Grammar GrammarBook.com |
The Blue Book of Grammar and Punctuation

Category: Adjectives and Adverbs

Loose vs. Lose: What You Need to Know

Posted on Monday, May 3, 2021, at 6:00 am

Although they may have nearly identical spellings, loose and lose have different pronunciations and entirely separate meanings. In today's post, we will break down the meaning and usage of each word. The Meaning of Loose Loose is an adjective that means "not tight" or "not contained." Here are a few examples of loose being used …

Read More

Threw vs. Through: What’s the Difference?

Posted on Friday, April 30, 2021, at 6:00 am

Threw and through are two words that sound exactly the same (making them homonyms), but with completely different meanings. That makes them easy to tell apart, once you know the distinctions. In today's post we will explore the meaning of each, give you some examples, and quiz you on the difference. Ready to get started? …

Read More

Should You Say These Ones or Those Ones?

Posted on Monday, April 26, 2021, at 6:00 am

When assessing the grammatical validity of these ones and those ones, you will probably run into a few schools of thought. Opinions often branch into one of three areas: Both are correct. Neither is correct. These ones is incorrect, but those ones can be acceptable. Who has it right? And more important, which (if either) …

Read More

First vs. Firstly: When to Use Each One

Posted on Friday, April 23, 2021, at 6:00 am

Perhaps you have seen the words first and firstly in sentences and wondered which one is correct—or if firstly is even a real word. If so, today's post can help. First Things Firstly As a starting point, let's note that both first and firstly are technically correct in a grammatical sense. That means you can …

Read More

Is It Gray or Grey? Same Color, Different Spelling

Posted on Monday, April 5, 2021, at 9:00 am

As much as we love the English language, we have to admit it can be a little confusing sometimes. It includes words with nearly identical spellings but entirely different meanings. In other cases, as we'll see in a moment, a single word can be spelled in more than one way. Have you ever asked yourself …

Read More

Apart vs. A Part: Do You Know the Difference?

Posted on Monday, March 29, 2021, at 9:00 am

There are some aspects of American English that can be fairly described as "confusing." That's certainly the case when one word can be separated into two and result in a different meaning. Even native speakers of American English can be puzzled by the difference between apart (one word) and a part (two words). Do you …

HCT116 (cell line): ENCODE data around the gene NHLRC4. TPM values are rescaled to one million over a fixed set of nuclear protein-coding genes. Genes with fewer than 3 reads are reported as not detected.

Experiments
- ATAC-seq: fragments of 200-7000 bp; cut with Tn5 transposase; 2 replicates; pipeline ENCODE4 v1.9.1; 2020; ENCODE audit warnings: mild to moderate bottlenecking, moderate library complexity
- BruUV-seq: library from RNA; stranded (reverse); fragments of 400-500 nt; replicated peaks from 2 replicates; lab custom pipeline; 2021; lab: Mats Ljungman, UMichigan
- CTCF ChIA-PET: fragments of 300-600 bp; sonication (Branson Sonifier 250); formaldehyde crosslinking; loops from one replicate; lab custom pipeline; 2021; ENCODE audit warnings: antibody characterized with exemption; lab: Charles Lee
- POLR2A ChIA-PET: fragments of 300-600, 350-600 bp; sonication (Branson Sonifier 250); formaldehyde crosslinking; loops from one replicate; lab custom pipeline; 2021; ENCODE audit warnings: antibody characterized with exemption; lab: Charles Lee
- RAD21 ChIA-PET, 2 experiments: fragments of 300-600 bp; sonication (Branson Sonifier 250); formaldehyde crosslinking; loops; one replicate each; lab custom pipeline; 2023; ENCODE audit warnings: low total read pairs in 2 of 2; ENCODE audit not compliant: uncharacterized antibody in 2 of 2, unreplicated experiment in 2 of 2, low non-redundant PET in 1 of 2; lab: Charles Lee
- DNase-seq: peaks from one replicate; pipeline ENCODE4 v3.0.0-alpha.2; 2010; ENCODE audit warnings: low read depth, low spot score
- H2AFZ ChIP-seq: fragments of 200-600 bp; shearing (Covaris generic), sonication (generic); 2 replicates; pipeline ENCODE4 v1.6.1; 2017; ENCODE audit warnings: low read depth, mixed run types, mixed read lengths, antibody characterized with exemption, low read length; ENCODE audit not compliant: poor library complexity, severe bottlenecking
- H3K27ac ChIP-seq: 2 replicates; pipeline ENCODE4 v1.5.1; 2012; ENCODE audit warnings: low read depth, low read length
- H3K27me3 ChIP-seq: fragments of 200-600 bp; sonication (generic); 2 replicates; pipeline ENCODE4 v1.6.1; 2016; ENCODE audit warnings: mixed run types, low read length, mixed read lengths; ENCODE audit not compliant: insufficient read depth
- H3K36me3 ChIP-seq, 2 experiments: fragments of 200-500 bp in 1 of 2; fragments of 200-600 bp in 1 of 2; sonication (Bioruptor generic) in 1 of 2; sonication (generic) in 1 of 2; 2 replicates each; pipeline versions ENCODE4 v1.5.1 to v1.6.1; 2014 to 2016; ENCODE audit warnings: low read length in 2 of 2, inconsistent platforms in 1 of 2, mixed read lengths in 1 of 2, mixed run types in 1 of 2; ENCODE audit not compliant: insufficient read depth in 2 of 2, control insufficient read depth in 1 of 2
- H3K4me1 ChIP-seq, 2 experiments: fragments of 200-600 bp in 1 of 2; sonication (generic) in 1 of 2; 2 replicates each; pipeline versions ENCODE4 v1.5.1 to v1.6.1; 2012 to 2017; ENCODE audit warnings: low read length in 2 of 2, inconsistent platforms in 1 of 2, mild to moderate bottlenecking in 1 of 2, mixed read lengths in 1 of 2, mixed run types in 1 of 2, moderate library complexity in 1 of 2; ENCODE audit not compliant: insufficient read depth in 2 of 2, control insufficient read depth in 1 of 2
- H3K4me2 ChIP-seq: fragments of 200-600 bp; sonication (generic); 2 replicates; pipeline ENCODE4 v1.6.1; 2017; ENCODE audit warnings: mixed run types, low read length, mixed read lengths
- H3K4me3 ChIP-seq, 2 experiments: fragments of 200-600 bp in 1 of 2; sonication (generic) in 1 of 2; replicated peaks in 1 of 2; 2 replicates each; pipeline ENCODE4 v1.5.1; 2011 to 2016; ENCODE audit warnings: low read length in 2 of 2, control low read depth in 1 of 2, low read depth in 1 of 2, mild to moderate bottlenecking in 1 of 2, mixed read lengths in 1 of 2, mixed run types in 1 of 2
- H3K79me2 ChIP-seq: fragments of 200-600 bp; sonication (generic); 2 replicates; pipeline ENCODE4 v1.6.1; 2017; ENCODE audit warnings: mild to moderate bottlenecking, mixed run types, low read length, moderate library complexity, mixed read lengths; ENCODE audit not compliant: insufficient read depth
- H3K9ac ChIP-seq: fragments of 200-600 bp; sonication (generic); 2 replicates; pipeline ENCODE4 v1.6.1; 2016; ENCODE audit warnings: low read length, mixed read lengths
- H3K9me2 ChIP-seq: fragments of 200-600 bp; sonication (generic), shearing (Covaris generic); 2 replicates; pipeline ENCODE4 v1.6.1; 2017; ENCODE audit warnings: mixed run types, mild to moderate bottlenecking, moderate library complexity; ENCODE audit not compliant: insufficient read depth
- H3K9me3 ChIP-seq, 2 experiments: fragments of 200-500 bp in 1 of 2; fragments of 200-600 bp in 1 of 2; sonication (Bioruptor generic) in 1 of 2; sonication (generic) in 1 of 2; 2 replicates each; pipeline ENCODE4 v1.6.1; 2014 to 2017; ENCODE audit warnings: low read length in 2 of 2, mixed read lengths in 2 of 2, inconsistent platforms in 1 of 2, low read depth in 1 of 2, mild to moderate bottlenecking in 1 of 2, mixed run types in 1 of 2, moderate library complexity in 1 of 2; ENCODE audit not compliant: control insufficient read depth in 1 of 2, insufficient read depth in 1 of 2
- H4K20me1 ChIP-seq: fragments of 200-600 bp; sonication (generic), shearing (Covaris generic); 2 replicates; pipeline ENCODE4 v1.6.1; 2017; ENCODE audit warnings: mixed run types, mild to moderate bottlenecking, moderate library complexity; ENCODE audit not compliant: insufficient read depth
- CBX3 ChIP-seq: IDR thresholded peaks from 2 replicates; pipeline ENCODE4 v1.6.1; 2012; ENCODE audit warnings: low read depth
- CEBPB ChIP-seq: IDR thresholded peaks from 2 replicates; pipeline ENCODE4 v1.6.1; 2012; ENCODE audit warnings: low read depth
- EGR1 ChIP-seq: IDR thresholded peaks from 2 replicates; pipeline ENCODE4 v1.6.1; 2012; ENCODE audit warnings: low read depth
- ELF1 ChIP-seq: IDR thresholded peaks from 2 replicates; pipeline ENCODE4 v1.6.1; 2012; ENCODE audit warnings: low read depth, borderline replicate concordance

Read More

Anytime vs. Any Time: Which Is Correct?

Posted on Monday, March 15, 2021, at 9:00 am

This question comes up often, and for good reason. You frequently see both anytime and any time used in written sentences, and when spoken, they sound the same. Because the pause that would go between the two-word version is passed over, it's tough to tell if it should be there in the first place. So, …

Read More

Continually vs. Continuously

Posted on Wednesday, March 10, 2021, at 6:00 am

Writers and speakers of English use the verb continue to communicate the idea of something's going or keeping on, as in "We hope the good weather continues." The concept of the English word continue comes from the Latin root continuāre, meaning "to join together or connect, to make all one." We further understand the idea …

Read More

Farther vs. Further

Posted on Friday, February 12, 2021, at 9:00 am

Few sets of words stump speakers and writers of American English as much as farther and further do. In this post we'll examine the correct uses for each word. One reason farther and further are difficult to distinguish is that both mean something close to "beyond." However, there is a big difference. Farther generally refers …

Read More

Past or Passed: Which Word Is Correct?

Posted on Monday, February 8, 2021, at 9:00 am

The past is many things—but it’s not the same as passed. If you ever find yourself struggling with the grammatical difference between the two, you aren’t alone. They sound identical when spoken aloud and have somewhat related definitions. However, they do have different meanings, and that can help you understand when each word should be …

Read More

1 2 3 9